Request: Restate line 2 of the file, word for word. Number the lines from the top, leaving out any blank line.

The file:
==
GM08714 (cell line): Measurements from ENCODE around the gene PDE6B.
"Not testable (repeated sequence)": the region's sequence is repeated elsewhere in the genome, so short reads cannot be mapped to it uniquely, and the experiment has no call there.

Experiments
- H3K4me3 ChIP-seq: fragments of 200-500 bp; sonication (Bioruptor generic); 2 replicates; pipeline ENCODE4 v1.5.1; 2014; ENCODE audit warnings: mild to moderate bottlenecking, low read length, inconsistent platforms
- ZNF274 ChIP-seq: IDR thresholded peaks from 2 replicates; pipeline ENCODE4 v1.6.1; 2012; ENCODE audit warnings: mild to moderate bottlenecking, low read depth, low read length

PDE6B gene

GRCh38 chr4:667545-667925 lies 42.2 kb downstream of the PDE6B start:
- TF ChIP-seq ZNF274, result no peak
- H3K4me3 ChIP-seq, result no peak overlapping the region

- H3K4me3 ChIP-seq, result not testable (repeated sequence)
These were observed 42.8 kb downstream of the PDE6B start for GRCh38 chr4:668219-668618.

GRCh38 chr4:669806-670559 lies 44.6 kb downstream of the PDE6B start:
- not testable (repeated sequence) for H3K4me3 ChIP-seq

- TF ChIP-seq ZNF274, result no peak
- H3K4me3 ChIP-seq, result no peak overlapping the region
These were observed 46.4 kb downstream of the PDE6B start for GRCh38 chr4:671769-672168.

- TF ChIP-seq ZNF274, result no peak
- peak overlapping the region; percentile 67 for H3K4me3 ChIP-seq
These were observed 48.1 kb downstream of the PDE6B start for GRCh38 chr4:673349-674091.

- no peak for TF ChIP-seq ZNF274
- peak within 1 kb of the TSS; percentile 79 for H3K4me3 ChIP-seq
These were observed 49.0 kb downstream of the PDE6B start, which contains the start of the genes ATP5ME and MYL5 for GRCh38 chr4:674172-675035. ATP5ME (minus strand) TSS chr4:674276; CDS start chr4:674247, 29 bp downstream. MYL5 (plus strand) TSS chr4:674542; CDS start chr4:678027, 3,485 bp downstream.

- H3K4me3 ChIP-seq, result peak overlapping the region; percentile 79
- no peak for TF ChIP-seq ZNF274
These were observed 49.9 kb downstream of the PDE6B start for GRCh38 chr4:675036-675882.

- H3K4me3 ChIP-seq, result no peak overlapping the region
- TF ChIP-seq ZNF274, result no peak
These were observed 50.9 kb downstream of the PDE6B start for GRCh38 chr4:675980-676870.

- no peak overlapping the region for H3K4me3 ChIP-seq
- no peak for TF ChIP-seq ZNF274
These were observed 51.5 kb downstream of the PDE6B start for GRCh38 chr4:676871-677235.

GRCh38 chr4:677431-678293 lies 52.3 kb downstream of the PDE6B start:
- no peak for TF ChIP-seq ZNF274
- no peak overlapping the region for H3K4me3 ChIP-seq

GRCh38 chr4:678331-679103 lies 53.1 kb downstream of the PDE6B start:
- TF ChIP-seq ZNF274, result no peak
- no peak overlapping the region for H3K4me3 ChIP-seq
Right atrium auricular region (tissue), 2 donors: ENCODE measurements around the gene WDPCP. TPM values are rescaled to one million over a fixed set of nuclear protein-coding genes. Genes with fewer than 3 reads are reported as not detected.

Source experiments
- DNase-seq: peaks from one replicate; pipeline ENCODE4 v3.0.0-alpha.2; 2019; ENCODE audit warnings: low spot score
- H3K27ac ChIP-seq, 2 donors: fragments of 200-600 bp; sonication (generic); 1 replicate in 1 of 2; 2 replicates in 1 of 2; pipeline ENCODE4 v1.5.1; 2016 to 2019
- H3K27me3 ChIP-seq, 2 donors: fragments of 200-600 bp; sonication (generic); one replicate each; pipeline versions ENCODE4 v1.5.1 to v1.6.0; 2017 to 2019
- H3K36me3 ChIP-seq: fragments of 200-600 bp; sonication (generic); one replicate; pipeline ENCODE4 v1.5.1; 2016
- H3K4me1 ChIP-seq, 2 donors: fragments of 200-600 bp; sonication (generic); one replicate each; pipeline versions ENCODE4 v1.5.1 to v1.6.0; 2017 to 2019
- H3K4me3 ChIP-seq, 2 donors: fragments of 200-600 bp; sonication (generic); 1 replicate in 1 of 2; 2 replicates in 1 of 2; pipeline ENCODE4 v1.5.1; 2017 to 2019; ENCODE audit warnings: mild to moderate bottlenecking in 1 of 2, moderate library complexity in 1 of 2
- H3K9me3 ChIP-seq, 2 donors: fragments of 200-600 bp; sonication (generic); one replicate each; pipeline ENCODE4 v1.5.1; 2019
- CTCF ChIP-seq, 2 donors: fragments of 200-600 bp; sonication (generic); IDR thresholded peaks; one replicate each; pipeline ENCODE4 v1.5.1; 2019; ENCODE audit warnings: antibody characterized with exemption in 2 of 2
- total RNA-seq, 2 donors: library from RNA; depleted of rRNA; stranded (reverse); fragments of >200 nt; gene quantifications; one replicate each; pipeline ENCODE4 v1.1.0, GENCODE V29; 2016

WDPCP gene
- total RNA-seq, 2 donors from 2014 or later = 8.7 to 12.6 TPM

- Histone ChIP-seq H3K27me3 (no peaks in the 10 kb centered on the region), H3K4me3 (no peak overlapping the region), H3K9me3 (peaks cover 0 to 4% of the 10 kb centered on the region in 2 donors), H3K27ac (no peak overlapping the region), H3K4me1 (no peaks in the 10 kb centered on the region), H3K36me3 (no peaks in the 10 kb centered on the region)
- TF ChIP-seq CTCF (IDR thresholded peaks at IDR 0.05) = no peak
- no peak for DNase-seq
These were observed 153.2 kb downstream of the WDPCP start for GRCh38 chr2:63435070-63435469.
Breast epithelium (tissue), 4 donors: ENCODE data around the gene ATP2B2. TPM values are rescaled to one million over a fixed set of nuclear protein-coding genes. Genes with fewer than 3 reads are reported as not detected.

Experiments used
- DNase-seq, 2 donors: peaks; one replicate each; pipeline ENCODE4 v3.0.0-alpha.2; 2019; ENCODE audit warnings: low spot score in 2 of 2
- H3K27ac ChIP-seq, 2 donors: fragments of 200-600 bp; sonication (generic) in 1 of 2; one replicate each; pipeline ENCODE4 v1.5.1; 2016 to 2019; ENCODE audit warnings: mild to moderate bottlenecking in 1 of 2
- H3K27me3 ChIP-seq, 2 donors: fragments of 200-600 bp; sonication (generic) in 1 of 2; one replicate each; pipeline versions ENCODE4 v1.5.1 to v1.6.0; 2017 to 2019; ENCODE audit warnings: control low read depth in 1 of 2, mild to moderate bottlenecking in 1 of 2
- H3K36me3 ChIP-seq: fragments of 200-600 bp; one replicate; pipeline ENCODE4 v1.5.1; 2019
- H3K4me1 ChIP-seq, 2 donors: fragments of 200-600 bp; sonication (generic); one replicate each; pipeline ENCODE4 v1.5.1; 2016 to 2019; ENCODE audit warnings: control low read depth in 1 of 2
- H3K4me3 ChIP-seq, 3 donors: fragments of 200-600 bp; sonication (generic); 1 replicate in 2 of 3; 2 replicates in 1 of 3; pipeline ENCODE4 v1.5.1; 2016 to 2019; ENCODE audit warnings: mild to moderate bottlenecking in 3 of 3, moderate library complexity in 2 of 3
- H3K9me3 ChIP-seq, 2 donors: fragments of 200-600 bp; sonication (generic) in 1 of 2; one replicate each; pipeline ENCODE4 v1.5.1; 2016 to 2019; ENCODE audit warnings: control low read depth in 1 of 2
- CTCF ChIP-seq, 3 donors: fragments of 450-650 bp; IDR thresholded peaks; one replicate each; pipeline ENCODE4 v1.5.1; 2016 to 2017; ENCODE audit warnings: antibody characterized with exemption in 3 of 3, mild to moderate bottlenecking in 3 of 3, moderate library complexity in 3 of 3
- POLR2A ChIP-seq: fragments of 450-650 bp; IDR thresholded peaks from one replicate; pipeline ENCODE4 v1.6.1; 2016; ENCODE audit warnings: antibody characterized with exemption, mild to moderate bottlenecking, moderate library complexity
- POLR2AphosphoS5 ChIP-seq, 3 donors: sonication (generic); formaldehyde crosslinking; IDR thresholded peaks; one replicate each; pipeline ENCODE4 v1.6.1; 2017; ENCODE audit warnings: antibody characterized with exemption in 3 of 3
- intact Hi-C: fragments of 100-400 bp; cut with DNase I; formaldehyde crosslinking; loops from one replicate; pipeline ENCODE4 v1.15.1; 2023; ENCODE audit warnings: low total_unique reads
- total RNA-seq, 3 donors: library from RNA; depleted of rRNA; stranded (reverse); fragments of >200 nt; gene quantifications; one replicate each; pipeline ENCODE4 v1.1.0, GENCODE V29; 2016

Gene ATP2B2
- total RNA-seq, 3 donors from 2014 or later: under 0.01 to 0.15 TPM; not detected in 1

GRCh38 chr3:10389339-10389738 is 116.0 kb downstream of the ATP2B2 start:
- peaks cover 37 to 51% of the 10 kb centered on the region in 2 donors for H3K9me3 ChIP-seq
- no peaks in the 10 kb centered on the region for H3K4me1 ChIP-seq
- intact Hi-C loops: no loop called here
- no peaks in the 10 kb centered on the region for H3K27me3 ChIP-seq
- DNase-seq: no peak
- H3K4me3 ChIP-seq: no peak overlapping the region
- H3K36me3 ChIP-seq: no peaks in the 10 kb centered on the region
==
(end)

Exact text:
"Not testable (repeated sequence)": the region's sequence is repeated elsewhere in the genome, so short reads cannot be mapped to it uniquely, and the experiment has no call there.